Friday, October 15, 2010

Thinking of the Chilean miners...

...this poem came into my head because of the opening:

Nick and the Candlestick
by Sylvia Plath

I am a miner. The light burns blue.
Waxy stalactites
Drip and thicken, tears

The earthen womb
Exudes from its dead boredom.
Black bat airs

Wrap me, raggy shawls,
Cold homicides.
They weld to me like plums.

Old cave of calcium
Icicles, old echoer.
Even the newts are white,

Those holy Joes.
And the fish, the fish—
Christ! they are panes of ice,

A vice of knives,
A piranha
Religion, drinking

Its first communion out of my live toes.
The candle
Gulps and recovers its small altitude,

Its yellows hearten.
O love, how did you get here?
O embryo

Remembering, even in sleep,
Your crossed position.
The blood blooms clean

In you, ruby.
The pain
You wake to is not yours.

Love, love,
I have hung our cave with roses,
With soft rugs—

The last of Victoriana.
Let the stars
Plummet to their dark address,

Let the mercuric
Atoms that cripple drip
Into the terrible well,

You are the one
Solid the spaces lean on, envious.
You are the baby in the barn.

This is one of my favorite Plath poems. The occasion is the poet nursing her infant son Nick by candlelight. The creepy conceit is that she's nursing him in a cave.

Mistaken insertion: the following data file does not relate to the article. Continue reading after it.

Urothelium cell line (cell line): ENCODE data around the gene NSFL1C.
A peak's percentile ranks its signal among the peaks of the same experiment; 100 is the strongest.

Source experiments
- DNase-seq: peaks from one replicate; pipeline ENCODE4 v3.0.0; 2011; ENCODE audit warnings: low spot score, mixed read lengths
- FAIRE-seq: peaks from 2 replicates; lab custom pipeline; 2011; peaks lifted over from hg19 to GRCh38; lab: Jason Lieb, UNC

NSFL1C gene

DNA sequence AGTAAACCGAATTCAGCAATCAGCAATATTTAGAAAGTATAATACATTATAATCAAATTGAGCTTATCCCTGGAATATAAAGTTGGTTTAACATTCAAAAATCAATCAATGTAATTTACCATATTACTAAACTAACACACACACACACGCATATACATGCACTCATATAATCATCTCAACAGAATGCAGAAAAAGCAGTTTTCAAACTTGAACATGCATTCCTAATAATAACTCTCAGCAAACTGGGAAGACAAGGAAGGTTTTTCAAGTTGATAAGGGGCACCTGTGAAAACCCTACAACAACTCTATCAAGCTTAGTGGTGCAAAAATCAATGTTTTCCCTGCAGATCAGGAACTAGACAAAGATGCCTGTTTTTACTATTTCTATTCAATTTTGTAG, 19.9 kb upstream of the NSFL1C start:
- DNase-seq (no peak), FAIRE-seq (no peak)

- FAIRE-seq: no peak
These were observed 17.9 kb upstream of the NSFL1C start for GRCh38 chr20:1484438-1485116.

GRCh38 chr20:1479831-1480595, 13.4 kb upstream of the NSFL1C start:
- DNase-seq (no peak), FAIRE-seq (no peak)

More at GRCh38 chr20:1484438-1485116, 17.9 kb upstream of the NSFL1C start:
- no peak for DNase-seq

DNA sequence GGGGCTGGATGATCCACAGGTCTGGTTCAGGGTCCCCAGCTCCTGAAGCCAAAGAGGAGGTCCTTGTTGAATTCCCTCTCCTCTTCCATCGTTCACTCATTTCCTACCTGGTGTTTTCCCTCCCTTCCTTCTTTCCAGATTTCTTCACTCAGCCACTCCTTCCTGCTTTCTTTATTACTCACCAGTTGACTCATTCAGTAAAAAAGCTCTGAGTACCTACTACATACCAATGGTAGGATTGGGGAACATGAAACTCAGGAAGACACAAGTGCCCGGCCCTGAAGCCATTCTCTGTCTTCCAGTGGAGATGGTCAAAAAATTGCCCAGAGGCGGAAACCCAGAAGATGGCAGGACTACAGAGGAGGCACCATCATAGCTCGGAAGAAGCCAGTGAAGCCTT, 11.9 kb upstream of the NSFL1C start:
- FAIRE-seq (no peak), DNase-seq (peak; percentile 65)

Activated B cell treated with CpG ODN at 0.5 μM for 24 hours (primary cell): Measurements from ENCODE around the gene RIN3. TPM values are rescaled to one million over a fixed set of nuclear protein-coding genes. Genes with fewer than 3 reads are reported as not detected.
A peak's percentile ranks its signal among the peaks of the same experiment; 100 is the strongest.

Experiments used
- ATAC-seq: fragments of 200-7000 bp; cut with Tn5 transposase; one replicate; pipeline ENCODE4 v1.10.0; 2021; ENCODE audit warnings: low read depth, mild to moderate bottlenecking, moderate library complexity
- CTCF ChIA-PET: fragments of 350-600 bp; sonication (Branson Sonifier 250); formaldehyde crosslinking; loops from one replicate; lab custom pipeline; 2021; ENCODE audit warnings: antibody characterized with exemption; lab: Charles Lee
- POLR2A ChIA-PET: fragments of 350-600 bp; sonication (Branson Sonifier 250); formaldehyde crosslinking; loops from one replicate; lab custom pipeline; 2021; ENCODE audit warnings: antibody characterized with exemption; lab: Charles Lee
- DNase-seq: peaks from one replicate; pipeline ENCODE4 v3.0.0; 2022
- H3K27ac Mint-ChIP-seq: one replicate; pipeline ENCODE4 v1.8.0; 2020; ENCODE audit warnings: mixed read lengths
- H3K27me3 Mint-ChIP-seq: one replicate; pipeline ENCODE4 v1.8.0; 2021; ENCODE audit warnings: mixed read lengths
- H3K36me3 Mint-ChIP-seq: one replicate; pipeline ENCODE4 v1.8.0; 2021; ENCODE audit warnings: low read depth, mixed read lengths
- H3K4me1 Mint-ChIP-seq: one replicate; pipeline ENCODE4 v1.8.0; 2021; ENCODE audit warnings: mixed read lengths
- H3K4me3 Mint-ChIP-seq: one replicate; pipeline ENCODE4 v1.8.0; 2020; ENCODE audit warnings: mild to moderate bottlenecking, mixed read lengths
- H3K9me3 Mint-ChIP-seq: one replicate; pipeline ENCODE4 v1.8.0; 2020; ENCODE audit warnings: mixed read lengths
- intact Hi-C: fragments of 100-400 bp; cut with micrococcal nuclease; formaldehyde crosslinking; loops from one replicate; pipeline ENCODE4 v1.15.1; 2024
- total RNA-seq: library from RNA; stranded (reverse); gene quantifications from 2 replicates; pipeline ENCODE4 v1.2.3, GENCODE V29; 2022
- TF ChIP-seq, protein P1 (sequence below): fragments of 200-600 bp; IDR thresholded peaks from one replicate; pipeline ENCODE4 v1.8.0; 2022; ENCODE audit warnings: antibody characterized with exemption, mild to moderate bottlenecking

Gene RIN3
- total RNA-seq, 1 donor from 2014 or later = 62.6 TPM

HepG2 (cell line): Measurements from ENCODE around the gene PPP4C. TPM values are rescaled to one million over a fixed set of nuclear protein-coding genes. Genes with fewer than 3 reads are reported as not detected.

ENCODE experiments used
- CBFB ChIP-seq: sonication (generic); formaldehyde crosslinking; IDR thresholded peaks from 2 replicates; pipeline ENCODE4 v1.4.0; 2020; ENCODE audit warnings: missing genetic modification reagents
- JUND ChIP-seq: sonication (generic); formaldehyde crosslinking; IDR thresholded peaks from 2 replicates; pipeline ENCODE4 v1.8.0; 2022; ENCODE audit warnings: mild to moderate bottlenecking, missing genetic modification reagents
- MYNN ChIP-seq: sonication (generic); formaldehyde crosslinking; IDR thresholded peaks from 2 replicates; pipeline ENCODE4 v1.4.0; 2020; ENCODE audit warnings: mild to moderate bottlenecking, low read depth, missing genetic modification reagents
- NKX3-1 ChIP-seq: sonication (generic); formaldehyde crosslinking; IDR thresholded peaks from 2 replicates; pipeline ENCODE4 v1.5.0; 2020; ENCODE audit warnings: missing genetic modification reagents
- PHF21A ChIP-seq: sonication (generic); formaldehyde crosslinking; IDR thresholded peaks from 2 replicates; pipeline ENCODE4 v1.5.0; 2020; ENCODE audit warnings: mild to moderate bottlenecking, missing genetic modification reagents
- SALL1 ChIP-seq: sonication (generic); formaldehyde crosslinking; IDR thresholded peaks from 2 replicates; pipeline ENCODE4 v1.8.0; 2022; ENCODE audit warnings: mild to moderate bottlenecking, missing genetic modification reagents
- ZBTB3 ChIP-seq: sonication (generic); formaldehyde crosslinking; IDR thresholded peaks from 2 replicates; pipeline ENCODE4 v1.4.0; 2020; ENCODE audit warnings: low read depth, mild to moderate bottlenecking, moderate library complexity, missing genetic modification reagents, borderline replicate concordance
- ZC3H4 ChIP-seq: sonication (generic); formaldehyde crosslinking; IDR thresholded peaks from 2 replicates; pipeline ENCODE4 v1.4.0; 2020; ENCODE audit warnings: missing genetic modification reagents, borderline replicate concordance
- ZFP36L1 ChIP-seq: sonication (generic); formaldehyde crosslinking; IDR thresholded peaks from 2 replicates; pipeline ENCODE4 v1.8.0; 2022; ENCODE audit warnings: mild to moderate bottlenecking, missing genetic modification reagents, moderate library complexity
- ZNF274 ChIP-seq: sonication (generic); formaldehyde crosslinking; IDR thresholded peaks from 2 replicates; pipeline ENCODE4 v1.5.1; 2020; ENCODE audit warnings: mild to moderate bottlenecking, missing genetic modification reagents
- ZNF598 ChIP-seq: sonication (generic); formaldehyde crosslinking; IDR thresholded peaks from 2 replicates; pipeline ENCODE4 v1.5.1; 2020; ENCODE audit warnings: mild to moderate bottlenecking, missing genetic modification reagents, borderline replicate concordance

I must confess that I have always loved caves, the fairy-tale premise of some hole in a hill, a muddy rabbit-run behind a boulder which leads to another world--a world with trees of gypsum, perfectly quiet weather, and a stone dome of its own, eerily devoid of stars. So the gothic ickyness of the cave in this poem is weirdly fascinating to me. What does make it horrible is that the miner seems to be trapped in the cave, with piranha-like fish nibbling on her toes. I love the way Plath smudges the lines between the physical room she's sitting in--a drafty room in an old house in the Devonshire countryside, I think--and the desolate mind-cave she takes with her everywhere. The cave isn't total fantasy--the blue light might be from the moon coming through the window, you can imagine cold draughts of air, and the candle of course is a physical candle, in a brass candlestick with a figure of Hercules kneeling at the base (she writes about it in another poem). I love how she feels her way into the poem, moving from assonance to assonance, hand over hand, like someone groping through darkness. ("Waxy / stalactites," "Drip / thicken," "womb / Exudes," "Black bat / wrap / raggy"...) It's musical and kinetic. At one point the musicality goes too far, when she says the black bat airs weld to her like plums, which is sort of baffling. I take it as a tactile expression. She is like the pit of a plum, with the plum-flesh vampirically glomming onto her. Think of trying to cut open a plum and pry the pit out, and you'll feel how hard it would be to pry off the black bat airs.